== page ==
My weekly opinions, observations and rants about some Canadian baseball stories:
Some baseball pundits are endorsing Cito Gaston as a manager of the year candidate. I have to say that, despite employing strategies that baffle and flabbergast, Gaston has the Jays playing much better than I expected. I was one of those people that said the club would lose 90 games this season. The bottom line is the team is winning under Gaston this season, and the Jays icon should be recognized for that. Is he the manager of the year? I don’t think so, but he’s doing a better job than most of us give him credit for.
Yes, even yours truly isn’t immune to the hype. I picked up J.P. Arencibia in my Fantasy Baseball League last week following his two-home run debut and inserted him as my starting catcher for the week. The prized prospect promptly went 0 for the rest of the week and earned my middling fantasy team exactly zero points.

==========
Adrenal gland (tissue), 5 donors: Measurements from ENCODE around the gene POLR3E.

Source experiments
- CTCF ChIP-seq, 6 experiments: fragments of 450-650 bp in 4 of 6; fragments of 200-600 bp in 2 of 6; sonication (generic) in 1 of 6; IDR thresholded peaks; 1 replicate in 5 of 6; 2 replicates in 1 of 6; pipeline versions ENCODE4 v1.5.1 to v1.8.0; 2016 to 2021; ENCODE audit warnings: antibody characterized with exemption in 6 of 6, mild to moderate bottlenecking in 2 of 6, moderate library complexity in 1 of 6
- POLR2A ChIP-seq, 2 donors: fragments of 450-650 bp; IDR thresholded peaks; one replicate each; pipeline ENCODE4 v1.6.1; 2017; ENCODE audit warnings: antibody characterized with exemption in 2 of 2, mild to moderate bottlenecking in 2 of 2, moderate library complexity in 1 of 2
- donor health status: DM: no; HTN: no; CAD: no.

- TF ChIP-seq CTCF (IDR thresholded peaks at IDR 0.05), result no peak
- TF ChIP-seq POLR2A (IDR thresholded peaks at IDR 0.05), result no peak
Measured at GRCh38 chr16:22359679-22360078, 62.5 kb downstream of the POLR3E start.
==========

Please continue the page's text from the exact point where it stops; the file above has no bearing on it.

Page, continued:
I know, I know Brandon Morrow has pitched a lot more innings this year than last year and he’s an important part of the Jays pitching staff in the future. But why sit him down for eight days after the best start of his career? Doesn’t that kill any momentum and confidence he had garnered from his near no-hitter? Why not start him on regular day’s rest and put him on a pitch count?
I can understand Rogers Sportsnet wanting to make money with their new Sportsnet One channel. We all want to make more money. But why launch this channel and take away 25 games from Jays fans starting in mid-August in the most exciting season the club has had in 17 years? Why not wait until the off-season and give fans a chance to prepare for the 2011 season? At the very least, the impact of this new station on devoted Jays followers was poorly communicated. I knew the new channel was coming but had no idea I wouldn’t be able to see 25 Jays games as a result.
Farewell to Giants legend Bobby Thomson whose pennant-winning homer (The Shot Heard ’Round the World) off of former Montreal Royal Ralph Branca on October 3, 1951 broke the hearts of the Brooklyn Dodgers. Other ex-Montreal Royals in the starting lineup for the Dodgers that day included Jackie Robinson, Duke Snider, Carl Furillo and Don Newcombe.